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In a move aimed at strengthening its portfolio of advanced analytics tools, Microsoft plans to acquire Revolution Analytics, a software vendor whose products are based on the open source R language and statistical analysis environment. Also in this news recap: The U.S. Federal Trade Commission has released a report with a set of recommendations for companies on protecting customer data collected via the Internet of Things.
Microsoft says it wants a Revolution
Microsoft announced its planned acquisition of Mountain View, Calif.-based Revolution Analytics in a blog post. Joseph Sirosh, corporate vice president of machine learning at Microsoft, wrote that the move would help the company take advantage of the growing need among businesses for simplified yet powerful data science capabilities.
"We are making this acquisition to help more companies use the power of R and data science to unlock big data insights with advanced analytics," Sirosh wrote.
The R programming language, which Revolution Analytics' software is based on, is extremely popular among data scientists. In recent years, Microsoft has been losing ground among this group, even as many businesses have looked to increase the role that data science plays in their decision making processes.
For example, Gartner Inc.'s initial Magic Quadrant for Advanced Analytics Platforms report, published last February, said that Microsoft's SQL Server 2012 Analysis Services software fails to deliver adequate functionality when compared to market leaders like SAS Institute and IBM. Gartner ranked Revolution Analytics significantly higher than Microsoft in the report, citing the ability of its Revolution R software to support more advanced statistical analyses.
That's not to say Revolution R is without drawbacks. For one thing, its reliance on R coding requires extensive knowledge of the analytics programming language, which could force prospective users to invest in new skills and resources.
Aside from updating Microsoft's advanced analytics offerings, the acquisition will also expand its open source technology lineup. In a separate blog post, David Smith, chief community officer at Revolution Analytics, acknowledged that Microsoft "might seem like a strange bedfellow for an open-source company."
But Smith said that Microsoft has been making efforts to get more deeply involved in open source technology, as seen in initiatives such as its support for Linux on its Azure cloud service and its work with Hadoop distribution vendor Hortonworks on adding enterprise computing features to the big data processing framework. Smith added that Microsoft's "big-company resources" will enable Revolution Analytics to expand its customer base and invest more money in its software and the R language open source project.
FTC weighs in on IoT data privacy, security
The Federal Trade Commission issued a report this week with recommendations for businesses on keeping customer data private and secure as they adopt Internet of Things (IoT) technologies.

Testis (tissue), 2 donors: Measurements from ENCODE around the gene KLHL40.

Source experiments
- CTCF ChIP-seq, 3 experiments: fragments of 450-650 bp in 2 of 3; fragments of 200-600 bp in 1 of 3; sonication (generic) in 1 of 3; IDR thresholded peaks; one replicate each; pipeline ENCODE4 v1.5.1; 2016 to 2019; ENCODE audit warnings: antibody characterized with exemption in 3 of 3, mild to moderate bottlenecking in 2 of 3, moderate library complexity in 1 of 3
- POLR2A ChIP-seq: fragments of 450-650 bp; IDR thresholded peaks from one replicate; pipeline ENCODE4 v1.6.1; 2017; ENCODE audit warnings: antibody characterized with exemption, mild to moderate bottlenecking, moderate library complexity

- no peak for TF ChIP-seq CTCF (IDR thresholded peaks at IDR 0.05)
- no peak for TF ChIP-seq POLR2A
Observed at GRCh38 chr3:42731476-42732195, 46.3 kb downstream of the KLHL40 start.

The primary recommendation of the report involves data minimization, an idea that calls on businesses to collect only the data they need for specific purposes and to delete consumer data after a set period of time.
Additionally, the FTC advised businesses that are considering IoT technology to:
- Build security into devices connected to the IoT
- Provide employees with training on the importance of security and how to properly handle consumer data
- Only work with business partners that are capable of securing consumer data
- Examine ways to enhance network security
- Monitor the security of connected devices throughout their lifespan and provide security patches when necessary
In a statement on the report, the FTC pointed out that consumers are rapidly adopting IoT devices, including health monitors, home security systems and other equipment. The situation requires businesses that handle data from such devices to do so with care, the agency said.
The report stopped short of calling for official regulations regarding IoT data, a position endorsed by the Future of Privacy Forum, an advocacy group supported by a variety of large companies. In a statement, the FPF said new regulations could crush innovation in the IoT market just as it's starting to develop.
The group also praised the FTC for recognizing the potential for "beneficial uses" of IoT data that could strain data minimization processes or warrant out-of-context usage of some information. However, the FPF said the agency was being "overly cautious" in worrying "that allowing companies alone to judge the bounds of such uses without legislation would lead to mistakes." The group added that the FTC already has the power to take action against companies that cross the line, and it called on the Obama administration to include in an upcoming Consumer Privacy Bill of Rights proposal provisions that would "frame the parameters for out-of-context uses or data retention" through codes of conduct and the use of so-called consumer subject review boards.
Commercial applications featuring the R language are growing
See how Revolution Analytics is bringing R coding to AWS